and even then, they seemed ashamed at their prostitution. Now, there are no more scenes, no more concerted roles; nothing that can compensate for all the disgusting aspects of this display. The procession of the fat ox for rogues and onlookers, and the Opera balls for the middle to upper classes, are all that remain of these saturnalia.
To my sister and me, our mother’s and our father’s name days were much more joyful occasions than our own name days. Indeed, in the latter, we only needed to receive, while in the former, we could give tokens of our tenderness. For several years, we had used our little savings to buy trinkets which we thought our parents would like, especially our mother; but we were forbidden to make such presents, so that in 1784, around 25 August, my mother’s name day, we agreed that we would perform a play and we obtained permission from our father to go have supper in the Park after that, along with those we would invite pending his approval. To that end, we turned the great parlour into a theatre; we set it up while our father took our mother to visit a lady who lived in the same house, and, once our guests were seated, once the theatre was lit, we sent for my mother. We had concealed our preparations so well that this came as a complete surprise to her. Finally, after we played an overture behind the backdrop, my sister on the piano, me with my violin, and assisted by our music teachers and a few artists or amateurs we had invited, we hastily took the piano away, and the curtain rose.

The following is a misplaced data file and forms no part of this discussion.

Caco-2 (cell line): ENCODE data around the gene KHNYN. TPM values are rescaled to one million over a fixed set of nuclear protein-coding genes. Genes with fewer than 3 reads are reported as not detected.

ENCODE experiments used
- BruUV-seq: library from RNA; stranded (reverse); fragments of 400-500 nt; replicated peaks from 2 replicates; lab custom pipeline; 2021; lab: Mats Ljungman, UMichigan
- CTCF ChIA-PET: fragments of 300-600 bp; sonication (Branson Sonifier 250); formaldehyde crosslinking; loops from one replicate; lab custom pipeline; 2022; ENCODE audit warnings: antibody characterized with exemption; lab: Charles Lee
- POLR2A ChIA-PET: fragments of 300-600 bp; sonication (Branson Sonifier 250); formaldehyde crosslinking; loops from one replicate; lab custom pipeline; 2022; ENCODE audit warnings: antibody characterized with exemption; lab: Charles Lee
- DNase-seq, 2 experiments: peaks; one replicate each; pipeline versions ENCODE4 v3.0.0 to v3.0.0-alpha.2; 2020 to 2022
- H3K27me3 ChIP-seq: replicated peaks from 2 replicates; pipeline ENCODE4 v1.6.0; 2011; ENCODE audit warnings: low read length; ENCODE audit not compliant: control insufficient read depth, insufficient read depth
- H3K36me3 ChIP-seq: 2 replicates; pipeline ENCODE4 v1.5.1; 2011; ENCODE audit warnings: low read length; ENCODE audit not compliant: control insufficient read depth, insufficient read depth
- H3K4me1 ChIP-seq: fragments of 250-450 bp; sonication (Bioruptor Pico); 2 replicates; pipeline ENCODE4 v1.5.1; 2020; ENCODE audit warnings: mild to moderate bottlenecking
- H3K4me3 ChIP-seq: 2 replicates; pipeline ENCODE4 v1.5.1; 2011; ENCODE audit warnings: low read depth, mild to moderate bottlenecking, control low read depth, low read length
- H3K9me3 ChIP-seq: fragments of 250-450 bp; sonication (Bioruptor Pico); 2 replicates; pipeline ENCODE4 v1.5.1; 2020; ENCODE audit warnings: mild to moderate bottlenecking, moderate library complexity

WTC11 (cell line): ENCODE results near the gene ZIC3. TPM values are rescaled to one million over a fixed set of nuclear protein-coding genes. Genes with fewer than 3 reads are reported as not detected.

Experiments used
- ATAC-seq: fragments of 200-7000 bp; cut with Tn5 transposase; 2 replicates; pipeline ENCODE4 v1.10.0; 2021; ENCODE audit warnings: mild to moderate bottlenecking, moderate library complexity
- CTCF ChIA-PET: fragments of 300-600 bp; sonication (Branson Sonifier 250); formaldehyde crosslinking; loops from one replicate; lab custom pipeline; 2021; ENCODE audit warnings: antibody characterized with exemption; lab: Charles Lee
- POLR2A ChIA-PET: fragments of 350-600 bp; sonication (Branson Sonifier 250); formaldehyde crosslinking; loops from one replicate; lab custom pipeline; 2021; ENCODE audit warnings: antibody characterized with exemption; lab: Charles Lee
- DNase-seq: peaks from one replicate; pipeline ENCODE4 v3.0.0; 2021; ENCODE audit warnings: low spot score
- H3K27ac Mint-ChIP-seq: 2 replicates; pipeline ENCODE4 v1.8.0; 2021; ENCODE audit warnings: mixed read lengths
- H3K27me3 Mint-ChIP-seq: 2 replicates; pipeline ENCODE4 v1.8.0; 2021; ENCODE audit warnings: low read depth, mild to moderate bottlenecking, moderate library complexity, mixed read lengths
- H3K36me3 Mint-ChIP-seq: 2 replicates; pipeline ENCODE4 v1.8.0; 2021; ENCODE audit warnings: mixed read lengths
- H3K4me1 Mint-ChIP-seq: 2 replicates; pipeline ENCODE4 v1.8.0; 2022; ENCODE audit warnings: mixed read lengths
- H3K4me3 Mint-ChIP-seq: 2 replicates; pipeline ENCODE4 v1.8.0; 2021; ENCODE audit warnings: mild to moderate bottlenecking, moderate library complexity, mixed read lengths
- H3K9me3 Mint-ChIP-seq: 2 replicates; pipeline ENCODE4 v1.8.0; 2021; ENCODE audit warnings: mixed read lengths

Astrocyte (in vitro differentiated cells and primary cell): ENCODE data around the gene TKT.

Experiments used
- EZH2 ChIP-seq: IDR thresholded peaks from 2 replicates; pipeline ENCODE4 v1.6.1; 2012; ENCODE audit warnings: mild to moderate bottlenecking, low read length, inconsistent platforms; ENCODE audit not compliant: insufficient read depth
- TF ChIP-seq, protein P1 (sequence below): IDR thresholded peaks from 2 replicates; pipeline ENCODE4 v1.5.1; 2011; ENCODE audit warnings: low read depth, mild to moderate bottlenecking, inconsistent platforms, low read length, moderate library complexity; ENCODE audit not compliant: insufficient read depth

My mother recognised my sister and the other actors. As for me, I played a woman’s role, and with my size and features, I looked at least eighteen under my disguise; she did not recognise me. Every time I appeared, she would ask her neighbours: “Who is this sweet young lady?”; and since everyone was in on the secret, they laughed and answered nothing. At last, when the play ended, we came to offer her flowers and kiss her, and she was very surprised to discover the truth.